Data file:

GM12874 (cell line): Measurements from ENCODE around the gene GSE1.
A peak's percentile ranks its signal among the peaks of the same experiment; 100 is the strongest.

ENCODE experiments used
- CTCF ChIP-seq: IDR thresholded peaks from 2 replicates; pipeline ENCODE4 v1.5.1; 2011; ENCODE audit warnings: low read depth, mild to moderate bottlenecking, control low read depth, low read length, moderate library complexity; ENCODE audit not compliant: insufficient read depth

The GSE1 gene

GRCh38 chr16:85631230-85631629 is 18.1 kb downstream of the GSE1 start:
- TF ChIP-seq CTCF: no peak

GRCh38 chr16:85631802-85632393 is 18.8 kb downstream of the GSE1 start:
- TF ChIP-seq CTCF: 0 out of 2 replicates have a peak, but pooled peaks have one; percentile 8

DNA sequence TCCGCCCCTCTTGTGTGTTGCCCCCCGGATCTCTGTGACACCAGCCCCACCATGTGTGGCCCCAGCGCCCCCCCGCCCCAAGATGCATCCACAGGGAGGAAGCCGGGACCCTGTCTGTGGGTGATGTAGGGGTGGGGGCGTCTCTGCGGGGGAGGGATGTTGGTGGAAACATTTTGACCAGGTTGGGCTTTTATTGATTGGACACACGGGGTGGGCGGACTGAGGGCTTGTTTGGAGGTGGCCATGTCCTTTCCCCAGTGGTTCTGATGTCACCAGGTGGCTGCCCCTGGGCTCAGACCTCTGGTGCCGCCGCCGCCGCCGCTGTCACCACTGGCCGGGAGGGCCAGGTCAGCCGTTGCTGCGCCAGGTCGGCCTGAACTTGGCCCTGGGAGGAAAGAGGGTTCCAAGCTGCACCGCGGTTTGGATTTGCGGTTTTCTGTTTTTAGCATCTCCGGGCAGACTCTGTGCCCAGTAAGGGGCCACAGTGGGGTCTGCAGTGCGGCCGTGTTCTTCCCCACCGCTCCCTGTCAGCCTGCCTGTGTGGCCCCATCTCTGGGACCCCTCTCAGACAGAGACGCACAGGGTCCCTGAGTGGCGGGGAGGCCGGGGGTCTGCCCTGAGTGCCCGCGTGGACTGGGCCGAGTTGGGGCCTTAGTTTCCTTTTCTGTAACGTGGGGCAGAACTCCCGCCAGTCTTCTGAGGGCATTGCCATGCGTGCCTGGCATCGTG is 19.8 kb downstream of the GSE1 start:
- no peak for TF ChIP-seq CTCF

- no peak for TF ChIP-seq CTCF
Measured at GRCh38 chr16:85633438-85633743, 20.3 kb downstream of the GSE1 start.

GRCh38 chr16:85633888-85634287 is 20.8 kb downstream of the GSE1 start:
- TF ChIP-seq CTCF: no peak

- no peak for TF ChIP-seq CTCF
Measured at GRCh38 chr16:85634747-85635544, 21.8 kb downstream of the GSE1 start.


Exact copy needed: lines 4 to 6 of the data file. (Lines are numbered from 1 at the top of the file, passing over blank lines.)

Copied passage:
- CTCF ChIP-seq: IDR thresholded peaks from 2 replicates; pipeline ENCODE4 v1.5.1; 2011; ENCODE audit warnings: low read depth, mild to moderate bottlenecking, control low read depth, low read length, moderate library complexity; ENCODE audit not compliant: insufficient read depth

The GSE1 gene

GRCh38 chr16:85631230-85631629 is 18.1 kb downstream of the GSE1 start: